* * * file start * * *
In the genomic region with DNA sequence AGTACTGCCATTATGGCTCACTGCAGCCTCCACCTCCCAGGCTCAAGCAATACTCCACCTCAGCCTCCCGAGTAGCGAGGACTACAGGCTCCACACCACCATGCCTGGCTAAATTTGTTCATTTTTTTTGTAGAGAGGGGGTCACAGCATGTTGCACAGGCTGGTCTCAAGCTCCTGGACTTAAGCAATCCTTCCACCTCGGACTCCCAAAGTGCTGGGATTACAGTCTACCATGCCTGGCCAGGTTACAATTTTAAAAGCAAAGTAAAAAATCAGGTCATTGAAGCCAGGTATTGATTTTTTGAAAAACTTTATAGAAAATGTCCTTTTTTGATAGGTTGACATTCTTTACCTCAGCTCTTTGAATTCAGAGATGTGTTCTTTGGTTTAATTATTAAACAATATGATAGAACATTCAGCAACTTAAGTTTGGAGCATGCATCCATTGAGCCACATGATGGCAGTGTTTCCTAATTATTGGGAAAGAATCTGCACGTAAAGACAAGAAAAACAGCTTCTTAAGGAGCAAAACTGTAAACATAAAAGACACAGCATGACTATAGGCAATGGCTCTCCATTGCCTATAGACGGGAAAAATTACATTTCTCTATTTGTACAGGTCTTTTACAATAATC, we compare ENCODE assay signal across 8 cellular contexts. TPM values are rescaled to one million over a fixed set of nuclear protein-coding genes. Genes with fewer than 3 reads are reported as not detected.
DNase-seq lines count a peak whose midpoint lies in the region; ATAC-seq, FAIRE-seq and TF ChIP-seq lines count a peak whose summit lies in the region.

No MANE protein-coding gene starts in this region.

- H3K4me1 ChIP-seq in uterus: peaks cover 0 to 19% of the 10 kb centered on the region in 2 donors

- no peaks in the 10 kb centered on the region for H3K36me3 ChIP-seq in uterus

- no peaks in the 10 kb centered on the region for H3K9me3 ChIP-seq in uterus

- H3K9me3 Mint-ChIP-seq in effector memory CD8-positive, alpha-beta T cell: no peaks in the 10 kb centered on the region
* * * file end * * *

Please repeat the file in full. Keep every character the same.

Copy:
In the genomic region with DNA sequence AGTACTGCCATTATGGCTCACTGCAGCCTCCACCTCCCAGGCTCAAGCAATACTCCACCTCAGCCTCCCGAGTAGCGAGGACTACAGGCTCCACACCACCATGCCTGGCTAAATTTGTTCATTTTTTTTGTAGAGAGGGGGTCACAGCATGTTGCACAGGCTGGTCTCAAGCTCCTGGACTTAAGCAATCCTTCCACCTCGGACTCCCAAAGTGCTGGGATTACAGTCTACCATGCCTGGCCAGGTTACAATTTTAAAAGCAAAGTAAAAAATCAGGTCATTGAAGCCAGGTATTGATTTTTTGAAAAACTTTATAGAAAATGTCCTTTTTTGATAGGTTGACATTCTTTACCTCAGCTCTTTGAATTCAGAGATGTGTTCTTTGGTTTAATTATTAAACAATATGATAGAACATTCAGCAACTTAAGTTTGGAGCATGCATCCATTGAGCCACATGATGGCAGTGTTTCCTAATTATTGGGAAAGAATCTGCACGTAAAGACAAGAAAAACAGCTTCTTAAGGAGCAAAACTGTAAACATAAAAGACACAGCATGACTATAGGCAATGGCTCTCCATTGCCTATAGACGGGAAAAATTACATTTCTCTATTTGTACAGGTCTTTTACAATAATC, we compare ENCODE assay signal across 8 cellular contexts. TPM values are rescaled to one million over a fixed set of nuclear protein-coding genes. Genes with fewer than 3 reads are reported as not detected.
DNase-seq lines count a peak whose midpoint lies in the region; ATAC-seq, FAIRE-seq and TF ChIP-seq lines count a peak whose summit lies in the region.

No MANE protein-coding gene starts in this region.

- H3K4me1 ChIP-seq in uterus: peaks cover 0 to 19% of the 10 kb centered on the region in 2 donors

- no peaks in the 10 kb centered on the region for H3K36me3 ChIP-seq in uterus

- no peaks in the 10 kb centered on the region for H3K9me3 ChIP-seq in uterus

- H3K9me3 Mint-ChIP-seq in effector memory CD8-positive, alpha-beta T cell: no peaks in the 10 kb centered on the region